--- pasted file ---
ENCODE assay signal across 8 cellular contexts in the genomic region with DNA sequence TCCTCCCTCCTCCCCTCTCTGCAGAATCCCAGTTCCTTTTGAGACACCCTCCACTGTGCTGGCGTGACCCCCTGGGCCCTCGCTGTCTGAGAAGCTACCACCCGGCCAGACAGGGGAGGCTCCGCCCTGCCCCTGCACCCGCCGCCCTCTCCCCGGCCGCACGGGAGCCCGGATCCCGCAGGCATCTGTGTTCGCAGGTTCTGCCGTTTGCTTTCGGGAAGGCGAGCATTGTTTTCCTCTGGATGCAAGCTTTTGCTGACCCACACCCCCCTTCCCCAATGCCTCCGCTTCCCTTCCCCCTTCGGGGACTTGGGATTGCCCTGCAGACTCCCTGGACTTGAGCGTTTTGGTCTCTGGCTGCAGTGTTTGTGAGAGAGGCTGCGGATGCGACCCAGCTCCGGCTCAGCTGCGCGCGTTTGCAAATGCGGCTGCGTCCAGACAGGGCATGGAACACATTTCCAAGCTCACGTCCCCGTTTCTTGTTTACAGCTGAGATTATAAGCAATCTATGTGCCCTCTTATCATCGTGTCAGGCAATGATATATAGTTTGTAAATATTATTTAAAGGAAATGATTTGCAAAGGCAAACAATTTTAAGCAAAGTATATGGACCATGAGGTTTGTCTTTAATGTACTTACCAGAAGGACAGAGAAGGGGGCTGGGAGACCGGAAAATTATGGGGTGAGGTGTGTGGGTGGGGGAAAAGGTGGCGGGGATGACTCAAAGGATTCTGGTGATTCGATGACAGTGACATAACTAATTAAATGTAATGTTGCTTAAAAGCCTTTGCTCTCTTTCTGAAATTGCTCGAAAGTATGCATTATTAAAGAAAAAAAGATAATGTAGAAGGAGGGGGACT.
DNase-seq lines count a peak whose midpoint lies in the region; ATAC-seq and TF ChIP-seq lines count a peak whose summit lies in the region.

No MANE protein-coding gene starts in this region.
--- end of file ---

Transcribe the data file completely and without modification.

ENCODE assay signal across 8 cellular contexts in the genomic region with DNA sequence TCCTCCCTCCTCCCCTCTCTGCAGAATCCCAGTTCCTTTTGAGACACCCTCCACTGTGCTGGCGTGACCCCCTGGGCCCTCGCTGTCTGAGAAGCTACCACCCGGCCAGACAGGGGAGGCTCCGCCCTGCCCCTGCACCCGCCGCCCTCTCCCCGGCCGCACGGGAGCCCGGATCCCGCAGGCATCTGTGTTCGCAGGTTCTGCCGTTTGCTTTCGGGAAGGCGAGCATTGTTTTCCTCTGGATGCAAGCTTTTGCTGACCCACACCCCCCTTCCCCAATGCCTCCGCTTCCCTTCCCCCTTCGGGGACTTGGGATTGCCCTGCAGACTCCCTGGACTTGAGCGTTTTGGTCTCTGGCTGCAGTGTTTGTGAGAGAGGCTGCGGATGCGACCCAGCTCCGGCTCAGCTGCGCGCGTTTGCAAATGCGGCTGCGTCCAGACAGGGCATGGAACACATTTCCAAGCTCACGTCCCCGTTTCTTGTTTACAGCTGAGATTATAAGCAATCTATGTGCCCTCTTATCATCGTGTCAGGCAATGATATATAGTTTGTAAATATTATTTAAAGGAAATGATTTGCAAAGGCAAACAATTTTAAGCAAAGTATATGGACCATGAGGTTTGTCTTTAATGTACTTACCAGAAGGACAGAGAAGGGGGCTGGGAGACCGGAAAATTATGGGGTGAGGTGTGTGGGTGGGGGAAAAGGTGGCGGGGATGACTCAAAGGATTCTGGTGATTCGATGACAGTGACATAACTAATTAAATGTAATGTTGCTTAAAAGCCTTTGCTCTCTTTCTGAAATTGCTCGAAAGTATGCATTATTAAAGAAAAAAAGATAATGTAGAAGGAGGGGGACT.
DNase-seq lines count a peak whose midpoint lies in the region; ATAC-seq and TF ChIP-seq lines count a peak whose summit lies in the region.

No MANE protein-coding gene starts in this region.